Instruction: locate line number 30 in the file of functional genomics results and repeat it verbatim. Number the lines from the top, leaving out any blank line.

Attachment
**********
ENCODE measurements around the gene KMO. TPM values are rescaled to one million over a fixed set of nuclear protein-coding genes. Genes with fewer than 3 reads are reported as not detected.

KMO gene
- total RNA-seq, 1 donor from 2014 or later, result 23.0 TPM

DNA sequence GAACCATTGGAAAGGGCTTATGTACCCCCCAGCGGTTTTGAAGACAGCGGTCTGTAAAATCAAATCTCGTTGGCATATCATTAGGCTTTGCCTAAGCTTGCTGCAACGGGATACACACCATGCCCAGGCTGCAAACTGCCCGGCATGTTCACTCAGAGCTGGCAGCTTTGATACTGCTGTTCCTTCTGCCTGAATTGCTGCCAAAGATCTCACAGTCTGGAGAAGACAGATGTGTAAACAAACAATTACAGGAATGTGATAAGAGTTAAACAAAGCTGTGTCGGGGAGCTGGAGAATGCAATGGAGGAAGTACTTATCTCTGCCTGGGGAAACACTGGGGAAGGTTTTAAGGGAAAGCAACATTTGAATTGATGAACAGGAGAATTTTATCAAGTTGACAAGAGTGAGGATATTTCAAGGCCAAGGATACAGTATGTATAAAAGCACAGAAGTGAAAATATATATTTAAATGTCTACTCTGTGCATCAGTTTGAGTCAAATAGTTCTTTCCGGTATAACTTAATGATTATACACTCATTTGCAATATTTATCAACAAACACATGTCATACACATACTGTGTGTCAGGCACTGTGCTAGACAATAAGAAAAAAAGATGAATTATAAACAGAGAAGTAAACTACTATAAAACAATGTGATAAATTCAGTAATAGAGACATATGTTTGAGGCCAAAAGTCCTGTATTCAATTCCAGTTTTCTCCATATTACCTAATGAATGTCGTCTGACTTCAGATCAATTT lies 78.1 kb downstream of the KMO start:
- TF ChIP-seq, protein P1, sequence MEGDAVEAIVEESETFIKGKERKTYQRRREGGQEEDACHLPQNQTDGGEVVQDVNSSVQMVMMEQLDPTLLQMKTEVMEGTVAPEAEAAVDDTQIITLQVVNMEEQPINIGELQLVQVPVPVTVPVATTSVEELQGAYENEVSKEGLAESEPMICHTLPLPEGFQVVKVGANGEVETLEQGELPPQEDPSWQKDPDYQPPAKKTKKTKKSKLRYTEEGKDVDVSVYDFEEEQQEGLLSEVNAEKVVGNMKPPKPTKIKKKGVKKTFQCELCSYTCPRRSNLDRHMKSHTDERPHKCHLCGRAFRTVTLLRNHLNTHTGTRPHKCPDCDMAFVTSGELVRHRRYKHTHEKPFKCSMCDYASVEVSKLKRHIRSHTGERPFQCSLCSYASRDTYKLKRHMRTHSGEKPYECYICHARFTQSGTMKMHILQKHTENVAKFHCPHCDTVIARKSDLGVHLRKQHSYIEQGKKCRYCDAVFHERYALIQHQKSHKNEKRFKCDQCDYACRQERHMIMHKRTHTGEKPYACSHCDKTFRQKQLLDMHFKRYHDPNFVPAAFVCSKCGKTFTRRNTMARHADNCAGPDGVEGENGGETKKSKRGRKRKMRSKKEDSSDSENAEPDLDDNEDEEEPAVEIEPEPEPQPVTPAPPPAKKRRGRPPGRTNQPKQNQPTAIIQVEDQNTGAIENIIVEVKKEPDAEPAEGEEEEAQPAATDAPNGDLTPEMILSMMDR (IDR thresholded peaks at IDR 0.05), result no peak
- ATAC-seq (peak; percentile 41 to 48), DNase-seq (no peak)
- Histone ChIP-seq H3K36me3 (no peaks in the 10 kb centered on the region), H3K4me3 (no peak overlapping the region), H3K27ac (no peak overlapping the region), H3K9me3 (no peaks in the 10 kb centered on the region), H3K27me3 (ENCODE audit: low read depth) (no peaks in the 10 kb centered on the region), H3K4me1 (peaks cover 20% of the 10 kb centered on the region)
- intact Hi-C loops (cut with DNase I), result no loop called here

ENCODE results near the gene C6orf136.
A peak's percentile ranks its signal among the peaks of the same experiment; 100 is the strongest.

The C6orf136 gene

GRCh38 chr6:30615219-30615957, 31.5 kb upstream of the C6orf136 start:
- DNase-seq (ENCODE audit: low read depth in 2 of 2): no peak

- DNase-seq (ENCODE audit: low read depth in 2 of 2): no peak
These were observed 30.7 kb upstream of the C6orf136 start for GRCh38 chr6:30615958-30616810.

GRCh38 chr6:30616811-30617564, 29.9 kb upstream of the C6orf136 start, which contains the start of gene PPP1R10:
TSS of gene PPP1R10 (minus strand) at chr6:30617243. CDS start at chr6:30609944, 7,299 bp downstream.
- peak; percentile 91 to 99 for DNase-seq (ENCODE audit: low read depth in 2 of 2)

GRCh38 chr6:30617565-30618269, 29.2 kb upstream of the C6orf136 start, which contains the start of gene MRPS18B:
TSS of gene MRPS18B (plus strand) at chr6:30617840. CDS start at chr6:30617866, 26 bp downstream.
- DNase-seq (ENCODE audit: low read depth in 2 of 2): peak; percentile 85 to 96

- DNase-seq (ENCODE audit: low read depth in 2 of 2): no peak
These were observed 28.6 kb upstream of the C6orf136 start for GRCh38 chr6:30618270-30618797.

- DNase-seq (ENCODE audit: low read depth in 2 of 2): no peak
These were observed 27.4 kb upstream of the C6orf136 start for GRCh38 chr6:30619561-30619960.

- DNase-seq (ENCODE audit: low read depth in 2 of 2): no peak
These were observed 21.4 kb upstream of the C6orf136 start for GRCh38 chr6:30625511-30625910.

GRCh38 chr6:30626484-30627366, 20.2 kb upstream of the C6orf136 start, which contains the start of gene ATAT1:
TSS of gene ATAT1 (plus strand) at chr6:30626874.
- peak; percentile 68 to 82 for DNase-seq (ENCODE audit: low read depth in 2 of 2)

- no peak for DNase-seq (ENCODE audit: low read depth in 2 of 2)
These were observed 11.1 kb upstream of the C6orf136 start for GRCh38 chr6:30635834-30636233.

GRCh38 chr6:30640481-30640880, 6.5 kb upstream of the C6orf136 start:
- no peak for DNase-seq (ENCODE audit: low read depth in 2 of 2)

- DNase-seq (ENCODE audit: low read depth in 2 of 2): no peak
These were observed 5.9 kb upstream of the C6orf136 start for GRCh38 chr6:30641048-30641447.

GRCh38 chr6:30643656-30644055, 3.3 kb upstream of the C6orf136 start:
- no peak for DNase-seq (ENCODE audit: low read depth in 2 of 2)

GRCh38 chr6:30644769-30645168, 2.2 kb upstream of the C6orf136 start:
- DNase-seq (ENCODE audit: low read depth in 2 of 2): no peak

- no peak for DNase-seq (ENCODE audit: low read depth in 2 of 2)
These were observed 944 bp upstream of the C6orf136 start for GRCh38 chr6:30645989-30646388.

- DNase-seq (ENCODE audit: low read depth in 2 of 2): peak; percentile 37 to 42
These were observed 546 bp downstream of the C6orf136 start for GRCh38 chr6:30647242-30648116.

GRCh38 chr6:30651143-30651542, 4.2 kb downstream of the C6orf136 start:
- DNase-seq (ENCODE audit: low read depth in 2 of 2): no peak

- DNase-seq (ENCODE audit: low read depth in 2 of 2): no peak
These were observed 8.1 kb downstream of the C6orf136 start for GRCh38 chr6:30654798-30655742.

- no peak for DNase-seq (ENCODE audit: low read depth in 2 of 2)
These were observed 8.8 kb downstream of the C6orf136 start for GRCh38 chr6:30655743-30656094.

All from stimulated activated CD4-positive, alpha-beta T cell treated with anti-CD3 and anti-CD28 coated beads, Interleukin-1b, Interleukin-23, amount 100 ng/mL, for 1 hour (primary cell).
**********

- peak; percentile 68 to 82 for DNase-seq (ENCODE audit: low read depth in 2 of 2)